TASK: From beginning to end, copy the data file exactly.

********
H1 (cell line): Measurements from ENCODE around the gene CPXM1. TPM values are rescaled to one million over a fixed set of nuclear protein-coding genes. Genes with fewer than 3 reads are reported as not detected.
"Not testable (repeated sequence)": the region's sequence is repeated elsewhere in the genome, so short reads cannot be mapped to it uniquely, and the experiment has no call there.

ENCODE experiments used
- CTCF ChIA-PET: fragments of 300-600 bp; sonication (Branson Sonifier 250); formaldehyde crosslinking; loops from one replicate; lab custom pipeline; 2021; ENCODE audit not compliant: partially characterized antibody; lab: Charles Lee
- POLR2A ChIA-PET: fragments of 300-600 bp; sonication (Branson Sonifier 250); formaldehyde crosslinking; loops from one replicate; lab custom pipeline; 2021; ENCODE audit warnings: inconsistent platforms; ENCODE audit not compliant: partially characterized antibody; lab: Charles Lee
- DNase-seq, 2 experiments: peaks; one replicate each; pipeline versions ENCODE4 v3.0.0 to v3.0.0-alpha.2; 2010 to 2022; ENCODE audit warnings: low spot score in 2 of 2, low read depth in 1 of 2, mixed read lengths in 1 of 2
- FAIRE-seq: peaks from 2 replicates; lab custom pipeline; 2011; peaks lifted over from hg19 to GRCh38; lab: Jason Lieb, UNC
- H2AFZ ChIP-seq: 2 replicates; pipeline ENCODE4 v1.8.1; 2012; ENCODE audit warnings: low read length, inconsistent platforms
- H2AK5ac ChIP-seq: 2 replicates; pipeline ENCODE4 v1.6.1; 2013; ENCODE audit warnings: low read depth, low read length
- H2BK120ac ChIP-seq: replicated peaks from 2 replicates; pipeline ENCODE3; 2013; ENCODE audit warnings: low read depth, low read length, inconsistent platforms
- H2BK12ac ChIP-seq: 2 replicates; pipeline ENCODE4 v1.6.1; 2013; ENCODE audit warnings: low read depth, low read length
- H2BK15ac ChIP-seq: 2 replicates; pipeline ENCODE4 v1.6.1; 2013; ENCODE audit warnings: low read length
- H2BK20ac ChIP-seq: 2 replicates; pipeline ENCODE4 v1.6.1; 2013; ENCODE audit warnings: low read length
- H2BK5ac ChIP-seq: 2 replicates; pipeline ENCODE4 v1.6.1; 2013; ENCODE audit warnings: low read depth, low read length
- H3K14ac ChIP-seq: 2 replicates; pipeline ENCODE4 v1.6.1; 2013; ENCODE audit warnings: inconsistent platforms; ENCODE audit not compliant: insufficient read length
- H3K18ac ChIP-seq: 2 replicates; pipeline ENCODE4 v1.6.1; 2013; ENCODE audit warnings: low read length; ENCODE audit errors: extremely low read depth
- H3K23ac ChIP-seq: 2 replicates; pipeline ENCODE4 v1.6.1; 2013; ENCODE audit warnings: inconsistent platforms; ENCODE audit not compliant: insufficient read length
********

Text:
H1 (cell line): Measurements from ENCODE around the gene CPXM1. TPM values are rescaled to one million over a fixed set of nuclear protein-coding genes. Genes with fewer than 3 reads are reported as not detected.
"Not testable (repeated sequence)": the region's sequence is repeated elsewhere in the genome, so short reads cannot be mapped to it uniquely, and the experiment has no call there.

ENCODE experiments used
- CTCF ChIA-PET: fragments of 300-600 bp; sonication (Branson Sonifier 250); formaldehyde crosslinking; loops from one replicate; lab custom pipeline; 2021; ENCODE audit not compliant: partially characterized antibody; lab: Charles Lee
- POLR2A ChIA-PET: fragments of 300-600 bp; sonication (Branson Sonifier 250); formaldehyde crosslinking; loops from one replicate; lab custom pipeline; 2021; ENCODE audit warnings: inconsistent platforms; ENCODE audit not compliant: partially characterized antibody; lab: Charles Lee
- DNase-seq, 2 experiments: peaks; one replicate each; pipeline versions ENCODE4 v3.0.0 to v3.0.0-alpha.2; 2010 to 2022; ENCODE audit warnings: low spot score in 2 of 2, low read depth in 1 of 2, mixed read lengths in 1 of 2
- FAIRE-seq: peaks from 2 replicates; lab custom pipeline; 2011; peaks lifted over from hg19 to GRCh38; lab: Jason Lieb, UNC
- H2AFZ ChIP-seq: 2 replicates; pipeline ENCODE4 v1.8.1; 2012; ENCODE audit warnings: low read length, inconsistent platforms
- H2AK5ac ChIP-seq: 2 replicates; pipeline ENCODE4 v1.6.1; 2013; ENCODE audit warnings: low read depth, low read length
- H2BK120ac ChIP-seq: replicated peaks from 2 replicates; pipeline ENCODE3; 2013; ENCODE audit warnings: low read depth, low read length, inconsistent platforms
- H2BK12ac ChIP-seq: 2 replicates; pipeline ENCODE4 v1.6.1; 2013; ENCODE audit warnings: low read depth, low read length
- H2BK15ac ChIP-seq: 2 replicates; pipeline ENCODE4 v1.6.1; 2013; ENCODE audit warnings: low read length
- H2BK20ac ChIP-seq: 2 replicates; pipeline ENCODE4 v1.6.1; 2013; ENCODE audit warnings: low read length
- H2BK5ac ChIP-seq: 2 replicates; pipeline ENCODE4 v1.6.1; 2013; ENCODE audit warnings: low read depth, low read length
- H3K14ac ChIP-seq: 2 replicates; pipeline ENCODE4 v1.6.1; 2013; ENCODE audit warnings: inconsistent platforms; ENCODE audit not compliant: insufficient read length
- H3K18ac ChIP-seq: 2 replicates; pipeline ENCODE4 v1.6.1; 2013; ENCODE audit warnings: low read length; ENCODE audit errors: extremely low read depth
- H3K23ac ChIP-seq: 2 replicates; pipeline ENCODE4 v1.6.1; 2013; ENCODE audit warnings: inconsistent platforms; ENCODE audit not compliant: insufficient read length